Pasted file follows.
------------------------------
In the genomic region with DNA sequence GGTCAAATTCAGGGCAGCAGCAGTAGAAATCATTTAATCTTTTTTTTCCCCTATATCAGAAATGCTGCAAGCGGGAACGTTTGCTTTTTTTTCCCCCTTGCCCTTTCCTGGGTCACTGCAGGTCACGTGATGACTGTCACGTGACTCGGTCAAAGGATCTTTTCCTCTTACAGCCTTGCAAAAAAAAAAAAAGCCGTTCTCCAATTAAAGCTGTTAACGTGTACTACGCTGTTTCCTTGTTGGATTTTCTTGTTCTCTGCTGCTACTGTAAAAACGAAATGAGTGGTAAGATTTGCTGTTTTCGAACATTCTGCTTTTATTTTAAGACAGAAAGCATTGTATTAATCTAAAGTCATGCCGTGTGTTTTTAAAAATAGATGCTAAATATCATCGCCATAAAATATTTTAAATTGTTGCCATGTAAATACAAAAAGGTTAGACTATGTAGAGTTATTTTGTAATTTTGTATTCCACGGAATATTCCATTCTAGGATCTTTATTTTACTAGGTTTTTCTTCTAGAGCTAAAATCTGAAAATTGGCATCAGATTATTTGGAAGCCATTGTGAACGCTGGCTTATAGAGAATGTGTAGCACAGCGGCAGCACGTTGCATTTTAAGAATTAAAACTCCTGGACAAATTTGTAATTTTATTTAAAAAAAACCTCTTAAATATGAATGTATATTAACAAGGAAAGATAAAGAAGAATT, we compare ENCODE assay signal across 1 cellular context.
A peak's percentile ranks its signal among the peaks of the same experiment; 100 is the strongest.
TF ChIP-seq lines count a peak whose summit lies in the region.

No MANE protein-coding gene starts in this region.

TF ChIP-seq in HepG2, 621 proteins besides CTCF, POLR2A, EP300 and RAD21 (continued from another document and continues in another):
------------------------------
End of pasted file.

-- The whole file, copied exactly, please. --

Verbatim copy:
In the genomic region with DNA sequence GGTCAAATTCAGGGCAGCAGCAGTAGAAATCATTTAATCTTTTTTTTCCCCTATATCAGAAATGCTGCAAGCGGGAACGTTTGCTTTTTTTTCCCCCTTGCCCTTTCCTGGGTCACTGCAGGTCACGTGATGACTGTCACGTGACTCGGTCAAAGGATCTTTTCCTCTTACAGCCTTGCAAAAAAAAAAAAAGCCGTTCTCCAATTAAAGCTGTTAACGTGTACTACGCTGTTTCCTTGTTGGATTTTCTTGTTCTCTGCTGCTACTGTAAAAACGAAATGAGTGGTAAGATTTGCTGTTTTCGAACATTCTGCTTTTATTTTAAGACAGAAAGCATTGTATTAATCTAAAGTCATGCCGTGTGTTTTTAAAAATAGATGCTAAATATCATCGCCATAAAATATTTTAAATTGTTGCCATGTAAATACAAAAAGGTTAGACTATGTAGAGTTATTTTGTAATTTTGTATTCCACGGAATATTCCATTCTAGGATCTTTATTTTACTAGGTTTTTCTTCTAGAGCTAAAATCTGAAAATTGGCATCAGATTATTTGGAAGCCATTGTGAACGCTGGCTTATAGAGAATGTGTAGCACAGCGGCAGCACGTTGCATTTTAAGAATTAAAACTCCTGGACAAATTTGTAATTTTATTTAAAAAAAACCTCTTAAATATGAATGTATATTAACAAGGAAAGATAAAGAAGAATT, we compare ENCODE assay signal across 1 cellular context.
A peak's percentile ranks its signal among the peaks of the same experiment; 100 is the strongest.
TF ChIP-seq lines count a peak whose summit lies in the region.

No MANE protein-coding gene starts in this region.

TF ChIP-seq in HepG2, 621 proteins besides CTCF, POLR2A, EP300 and RAD21 (continued from another document and continues in another):